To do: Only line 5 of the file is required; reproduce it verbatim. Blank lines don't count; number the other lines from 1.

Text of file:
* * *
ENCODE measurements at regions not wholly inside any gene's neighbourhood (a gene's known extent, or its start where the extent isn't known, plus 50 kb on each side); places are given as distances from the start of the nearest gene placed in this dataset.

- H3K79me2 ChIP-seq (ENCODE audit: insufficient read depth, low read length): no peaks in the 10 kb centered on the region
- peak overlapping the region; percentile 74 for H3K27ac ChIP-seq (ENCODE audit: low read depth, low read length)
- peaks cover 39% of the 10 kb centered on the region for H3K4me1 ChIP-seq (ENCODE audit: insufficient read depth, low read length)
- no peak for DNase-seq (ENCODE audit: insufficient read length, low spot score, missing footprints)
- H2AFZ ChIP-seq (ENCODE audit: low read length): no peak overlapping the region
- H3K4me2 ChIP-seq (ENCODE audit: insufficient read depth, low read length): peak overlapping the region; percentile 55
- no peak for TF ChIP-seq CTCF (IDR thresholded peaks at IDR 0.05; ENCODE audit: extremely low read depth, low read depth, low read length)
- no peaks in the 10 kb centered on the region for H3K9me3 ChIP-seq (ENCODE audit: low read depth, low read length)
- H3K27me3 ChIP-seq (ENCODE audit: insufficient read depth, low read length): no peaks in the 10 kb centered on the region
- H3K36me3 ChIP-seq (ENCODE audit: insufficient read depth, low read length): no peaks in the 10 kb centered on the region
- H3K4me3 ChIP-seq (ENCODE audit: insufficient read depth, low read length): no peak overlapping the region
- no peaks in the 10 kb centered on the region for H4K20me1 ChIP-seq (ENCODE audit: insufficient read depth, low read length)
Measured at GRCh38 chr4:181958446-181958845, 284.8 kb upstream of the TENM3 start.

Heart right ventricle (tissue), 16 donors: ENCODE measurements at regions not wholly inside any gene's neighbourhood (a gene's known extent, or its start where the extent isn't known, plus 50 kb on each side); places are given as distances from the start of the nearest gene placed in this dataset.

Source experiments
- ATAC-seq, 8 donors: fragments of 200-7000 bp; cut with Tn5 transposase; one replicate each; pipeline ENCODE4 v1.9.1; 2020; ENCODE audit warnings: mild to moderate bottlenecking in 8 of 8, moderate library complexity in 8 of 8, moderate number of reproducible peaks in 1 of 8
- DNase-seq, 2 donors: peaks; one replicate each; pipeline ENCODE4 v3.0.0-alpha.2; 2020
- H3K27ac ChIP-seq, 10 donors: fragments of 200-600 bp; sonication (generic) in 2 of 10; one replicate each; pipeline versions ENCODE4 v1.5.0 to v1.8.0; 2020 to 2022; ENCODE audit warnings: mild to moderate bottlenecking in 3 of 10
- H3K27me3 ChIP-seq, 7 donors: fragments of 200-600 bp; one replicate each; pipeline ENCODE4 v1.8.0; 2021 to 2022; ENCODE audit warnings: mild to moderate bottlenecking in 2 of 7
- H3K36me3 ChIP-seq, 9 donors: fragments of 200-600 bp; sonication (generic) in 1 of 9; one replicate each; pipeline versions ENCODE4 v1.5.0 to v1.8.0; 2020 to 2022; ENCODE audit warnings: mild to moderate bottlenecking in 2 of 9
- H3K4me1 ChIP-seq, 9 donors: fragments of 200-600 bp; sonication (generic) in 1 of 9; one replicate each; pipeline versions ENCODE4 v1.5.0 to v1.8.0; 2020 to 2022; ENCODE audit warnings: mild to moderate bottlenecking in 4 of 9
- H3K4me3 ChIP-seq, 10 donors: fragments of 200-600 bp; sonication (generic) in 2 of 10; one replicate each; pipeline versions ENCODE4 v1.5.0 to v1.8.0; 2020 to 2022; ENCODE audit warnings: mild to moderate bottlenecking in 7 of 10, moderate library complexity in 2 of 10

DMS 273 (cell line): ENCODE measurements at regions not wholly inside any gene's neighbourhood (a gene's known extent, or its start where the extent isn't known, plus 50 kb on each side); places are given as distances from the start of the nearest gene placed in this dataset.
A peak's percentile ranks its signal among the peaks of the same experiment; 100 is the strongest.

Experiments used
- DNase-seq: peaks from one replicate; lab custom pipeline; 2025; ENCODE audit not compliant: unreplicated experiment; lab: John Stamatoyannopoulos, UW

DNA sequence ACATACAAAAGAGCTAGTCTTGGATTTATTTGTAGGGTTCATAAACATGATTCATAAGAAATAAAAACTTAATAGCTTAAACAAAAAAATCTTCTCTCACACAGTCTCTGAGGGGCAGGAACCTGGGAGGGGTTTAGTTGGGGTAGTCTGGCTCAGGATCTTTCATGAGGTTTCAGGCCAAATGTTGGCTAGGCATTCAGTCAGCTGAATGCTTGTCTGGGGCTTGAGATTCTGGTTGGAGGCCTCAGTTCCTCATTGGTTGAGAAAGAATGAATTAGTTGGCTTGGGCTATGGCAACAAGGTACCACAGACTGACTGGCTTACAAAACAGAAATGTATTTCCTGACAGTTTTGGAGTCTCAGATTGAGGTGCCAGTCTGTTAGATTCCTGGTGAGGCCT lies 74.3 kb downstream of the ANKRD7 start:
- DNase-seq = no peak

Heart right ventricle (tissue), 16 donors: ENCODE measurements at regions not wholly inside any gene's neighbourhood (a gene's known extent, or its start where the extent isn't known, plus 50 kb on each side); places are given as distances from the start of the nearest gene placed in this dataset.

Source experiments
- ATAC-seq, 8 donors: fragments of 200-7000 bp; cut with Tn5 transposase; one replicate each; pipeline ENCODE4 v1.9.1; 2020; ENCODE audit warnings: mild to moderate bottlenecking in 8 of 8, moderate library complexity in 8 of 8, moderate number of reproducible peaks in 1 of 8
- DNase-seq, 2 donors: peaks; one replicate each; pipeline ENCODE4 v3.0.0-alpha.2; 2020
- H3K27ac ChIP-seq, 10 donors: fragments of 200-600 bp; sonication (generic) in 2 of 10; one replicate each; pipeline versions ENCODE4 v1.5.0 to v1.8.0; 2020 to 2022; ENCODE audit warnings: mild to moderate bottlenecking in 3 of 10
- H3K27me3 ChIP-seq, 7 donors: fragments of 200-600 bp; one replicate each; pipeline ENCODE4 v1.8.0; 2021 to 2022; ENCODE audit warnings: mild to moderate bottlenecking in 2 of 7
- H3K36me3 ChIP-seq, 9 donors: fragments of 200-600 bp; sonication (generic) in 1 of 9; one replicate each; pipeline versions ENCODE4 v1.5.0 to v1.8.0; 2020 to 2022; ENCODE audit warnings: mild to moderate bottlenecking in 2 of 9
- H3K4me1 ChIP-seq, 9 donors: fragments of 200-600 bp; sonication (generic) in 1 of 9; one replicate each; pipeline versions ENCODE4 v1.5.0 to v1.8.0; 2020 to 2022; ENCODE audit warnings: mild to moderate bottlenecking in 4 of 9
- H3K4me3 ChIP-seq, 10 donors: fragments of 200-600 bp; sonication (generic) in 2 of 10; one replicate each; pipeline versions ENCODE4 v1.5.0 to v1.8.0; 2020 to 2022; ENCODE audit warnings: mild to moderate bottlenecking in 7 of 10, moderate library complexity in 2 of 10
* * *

- no peak for DNase-seq (ENCODE audit: insufficient read length, low spot score, missing footprints)